Nothing to do with power tools, a Drill in terms of gardening is a shallow trench in the soil that you sow seeds into. Each dip on the photo below is a Drill.
You can make these with a stick, cane, finger or any blunt-ended tool. Just push it into the soil a little and scrape it along. You then place your seeds in the dips and brush the mounds of soil over the top to cover the seeds.
This is when you scatter seeds over a large area, you tend to only do this with really fast-growing crops like rocket. You don’t need to grow them in regimented rows so you just scatter them over the area where you want them to grow.
Starting in Trays
I like to start a lot of my seeds in seed trays, even ones which could be direct sown outside. The reason for this is that it simply allows you to protect your seedlings from pests.
Slugs can be a real problem for direct sown seeds, but if you start your seeds in trays before planting them out when they are bigger then they are much more likely to survive a slug attack.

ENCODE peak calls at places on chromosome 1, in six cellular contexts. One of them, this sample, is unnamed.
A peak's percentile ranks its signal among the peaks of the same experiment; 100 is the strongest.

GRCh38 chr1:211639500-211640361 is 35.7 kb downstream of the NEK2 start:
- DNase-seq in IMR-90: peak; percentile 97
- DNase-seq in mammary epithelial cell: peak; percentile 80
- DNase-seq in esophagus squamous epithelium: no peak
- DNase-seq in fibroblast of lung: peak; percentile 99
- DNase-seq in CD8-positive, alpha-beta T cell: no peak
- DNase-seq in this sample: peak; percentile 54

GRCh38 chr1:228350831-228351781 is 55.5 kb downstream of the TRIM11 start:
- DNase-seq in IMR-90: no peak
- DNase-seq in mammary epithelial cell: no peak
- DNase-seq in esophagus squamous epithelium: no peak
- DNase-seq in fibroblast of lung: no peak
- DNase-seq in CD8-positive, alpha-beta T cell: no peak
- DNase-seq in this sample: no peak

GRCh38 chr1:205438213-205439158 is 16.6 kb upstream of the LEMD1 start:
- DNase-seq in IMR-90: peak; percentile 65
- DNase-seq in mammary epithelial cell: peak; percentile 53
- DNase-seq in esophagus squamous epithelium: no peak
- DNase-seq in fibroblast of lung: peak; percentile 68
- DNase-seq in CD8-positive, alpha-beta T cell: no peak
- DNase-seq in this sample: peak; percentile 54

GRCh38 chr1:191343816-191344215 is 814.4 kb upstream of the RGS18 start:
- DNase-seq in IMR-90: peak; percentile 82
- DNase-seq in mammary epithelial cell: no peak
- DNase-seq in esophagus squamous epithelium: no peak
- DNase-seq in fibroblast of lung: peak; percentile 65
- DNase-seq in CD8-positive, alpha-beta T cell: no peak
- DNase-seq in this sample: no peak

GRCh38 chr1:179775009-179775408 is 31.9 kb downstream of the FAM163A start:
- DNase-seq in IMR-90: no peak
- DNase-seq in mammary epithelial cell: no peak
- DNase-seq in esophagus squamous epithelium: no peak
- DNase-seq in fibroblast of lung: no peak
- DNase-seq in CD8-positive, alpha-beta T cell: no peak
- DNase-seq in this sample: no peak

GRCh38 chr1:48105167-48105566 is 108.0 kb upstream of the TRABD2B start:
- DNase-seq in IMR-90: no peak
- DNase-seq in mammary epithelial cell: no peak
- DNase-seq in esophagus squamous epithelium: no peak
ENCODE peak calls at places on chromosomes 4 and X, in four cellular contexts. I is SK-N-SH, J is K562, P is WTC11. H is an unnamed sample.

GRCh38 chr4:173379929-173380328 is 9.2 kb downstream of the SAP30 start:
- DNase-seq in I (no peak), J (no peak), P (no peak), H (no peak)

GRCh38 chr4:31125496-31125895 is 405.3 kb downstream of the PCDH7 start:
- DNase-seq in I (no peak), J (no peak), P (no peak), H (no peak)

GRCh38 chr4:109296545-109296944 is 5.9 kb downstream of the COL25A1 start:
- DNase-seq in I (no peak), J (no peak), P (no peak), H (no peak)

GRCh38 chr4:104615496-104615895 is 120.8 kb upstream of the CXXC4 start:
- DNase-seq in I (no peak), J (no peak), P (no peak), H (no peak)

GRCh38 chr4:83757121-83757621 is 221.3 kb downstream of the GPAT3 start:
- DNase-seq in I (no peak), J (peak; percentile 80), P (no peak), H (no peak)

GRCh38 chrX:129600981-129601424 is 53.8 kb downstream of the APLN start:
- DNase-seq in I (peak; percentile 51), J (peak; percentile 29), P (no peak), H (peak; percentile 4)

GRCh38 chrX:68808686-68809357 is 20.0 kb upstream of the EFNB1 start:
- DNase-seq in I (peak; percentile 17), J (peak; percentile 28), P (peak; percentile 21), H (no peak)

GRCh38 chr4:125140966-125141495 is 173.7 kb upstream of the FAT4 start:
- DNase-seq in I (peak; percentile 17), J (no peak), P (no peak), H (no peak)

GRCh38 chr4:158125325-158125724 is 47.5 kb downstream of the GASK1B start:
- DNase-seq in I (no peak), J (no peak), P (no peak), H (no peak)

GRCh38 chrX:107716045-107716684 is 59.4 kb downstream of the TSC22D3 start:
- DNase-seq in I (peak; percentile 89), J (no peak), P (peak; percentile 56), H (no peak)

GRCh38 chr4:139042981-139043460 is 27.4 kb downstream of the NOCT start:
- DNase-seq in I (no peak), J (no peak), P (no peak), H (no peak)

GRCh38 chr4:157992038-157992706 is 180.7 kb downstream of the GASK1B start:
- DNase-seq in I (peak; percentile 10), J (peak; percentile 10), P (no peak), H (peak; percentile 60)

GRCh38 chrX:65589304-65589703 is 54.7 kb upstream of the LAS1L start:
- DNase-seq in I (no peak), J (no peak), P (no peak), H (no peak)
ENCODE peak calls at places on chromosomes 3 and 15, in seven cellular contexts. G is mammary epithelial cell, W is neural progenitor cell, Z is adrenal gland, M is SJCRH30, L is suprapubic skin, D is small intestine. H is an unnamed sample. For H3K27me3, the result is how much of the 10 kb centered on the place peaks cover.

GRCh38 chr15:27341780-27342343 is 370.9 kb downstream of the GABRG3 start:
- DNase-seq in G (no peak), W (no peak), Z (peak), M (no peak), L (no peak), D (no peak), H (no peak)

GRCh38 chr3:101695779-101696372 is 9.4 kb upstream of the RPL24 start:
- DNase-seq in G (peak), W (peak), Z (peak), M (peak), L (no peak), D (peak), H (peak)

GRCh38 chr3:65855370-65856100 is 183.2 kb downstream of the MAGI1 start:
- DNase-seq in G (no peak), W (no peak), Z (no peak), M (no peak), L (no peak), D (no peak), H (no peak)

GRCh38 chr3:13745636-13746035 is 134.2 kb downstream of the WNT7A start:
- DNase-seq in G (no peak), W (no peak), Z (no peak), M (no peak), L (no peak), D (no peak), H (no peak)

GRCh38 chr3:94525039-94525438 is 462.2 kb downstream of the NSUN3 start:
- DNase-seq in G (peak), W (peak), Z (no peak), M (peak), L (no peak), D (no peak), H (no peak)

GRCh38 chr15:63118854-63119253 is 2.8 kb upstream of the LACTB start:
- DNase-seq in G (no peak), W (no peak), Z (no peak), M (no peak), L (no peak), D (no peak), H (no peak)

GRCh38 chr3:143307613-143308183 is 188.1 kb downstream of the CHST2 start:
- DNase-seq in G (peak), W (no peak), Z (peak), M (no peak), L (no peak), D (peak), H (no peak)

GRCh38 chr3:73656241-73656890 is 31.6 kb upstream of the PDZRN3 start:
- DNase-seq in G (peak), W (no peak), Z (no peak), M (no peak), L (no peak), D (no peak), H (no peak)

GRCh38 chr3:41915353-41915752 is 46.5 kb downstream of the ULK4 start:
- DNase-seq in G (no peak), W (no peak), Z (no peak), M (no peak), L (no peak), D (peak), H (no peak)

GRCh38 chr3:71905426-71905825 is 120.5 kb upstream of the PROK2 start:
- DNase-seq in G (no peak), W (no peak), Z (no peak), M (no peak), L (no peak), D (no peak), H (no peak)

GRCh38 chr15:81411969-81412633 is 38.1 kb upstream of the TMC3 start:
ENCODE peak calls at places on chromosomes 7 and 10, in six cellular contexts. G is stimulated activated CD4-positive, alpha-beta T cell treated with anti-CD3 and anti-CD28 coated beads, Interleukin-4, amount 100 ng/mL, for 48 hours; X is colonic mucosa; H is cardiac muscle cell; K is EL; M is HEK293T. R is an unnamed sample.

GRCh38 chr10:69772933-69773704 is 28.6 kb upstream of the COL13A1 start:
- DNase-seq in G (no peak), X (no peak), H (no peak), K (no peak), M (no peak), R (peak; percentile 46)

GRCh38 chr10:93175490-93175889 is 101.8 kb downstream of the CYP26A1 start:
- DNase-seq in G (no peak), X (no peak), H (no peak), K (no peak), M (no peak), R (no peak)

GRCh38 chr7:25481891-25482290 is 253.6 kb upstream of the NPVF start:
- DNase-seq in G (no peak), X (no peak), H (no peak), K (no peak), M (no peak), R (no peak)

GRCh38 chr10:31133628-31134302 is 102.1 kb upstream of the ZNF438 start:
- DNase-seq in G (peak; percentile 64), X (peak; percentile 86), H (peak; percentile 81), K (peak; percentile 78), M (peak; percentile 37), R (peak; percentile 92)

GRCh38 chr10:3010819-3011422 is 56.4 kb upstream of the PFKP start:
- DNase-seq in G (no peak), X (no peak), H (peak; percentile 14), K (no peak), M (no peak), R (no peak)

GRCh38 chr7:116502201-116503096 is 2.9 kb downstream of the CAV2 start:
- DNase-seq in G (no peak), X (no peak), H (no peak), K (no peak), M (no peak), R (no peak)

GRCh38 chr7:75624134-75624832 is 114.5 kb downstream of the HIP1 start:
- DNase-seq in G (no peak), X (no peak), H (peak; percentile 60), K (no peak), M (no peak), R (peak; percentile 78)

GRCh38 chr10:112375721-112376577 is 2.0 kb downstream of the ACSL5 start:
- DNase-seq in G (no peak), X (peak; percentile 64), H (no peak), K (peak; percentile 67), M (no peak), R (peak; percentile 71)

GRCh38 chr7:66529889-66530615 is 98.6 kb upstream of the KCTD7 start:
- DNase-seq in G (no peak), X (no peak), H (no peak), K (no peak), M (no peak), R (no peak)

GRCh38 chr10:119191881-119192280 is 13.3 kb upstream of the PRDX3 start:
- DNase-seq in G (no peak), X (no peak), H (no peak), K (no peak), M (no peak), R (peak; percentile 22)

A root trainer is a special kind of seed tray that opens up, allowing you to get your plants out without damaging the roots. I have a few of them now and absolutely love them.
You will often hear the phrase, start your seeds undercover, but what does this actually mean? Starting your seeds undercover just means sowing them in trays in a protected spot. This could be a greenhouse, polytunnel, cold frame or even inside your house.
Seeds are sown like this to give them an early start, it will be too cold to sow them outside so we start them early in a protected spot before moving them outdoors later on.
Planting Seeds Out
When the time comes to plant your seedlings out into the veg garden then you should take one simple precaution. This precaution is called hardening off.
This is where you get the seedlings used to the colder conditions outside before moving them out. I usually do it over a week and start by leaving the seedlings outside for a few hours during the day.
Overtime you extend the amount of time they are left outside before finally planting them out into their final spot.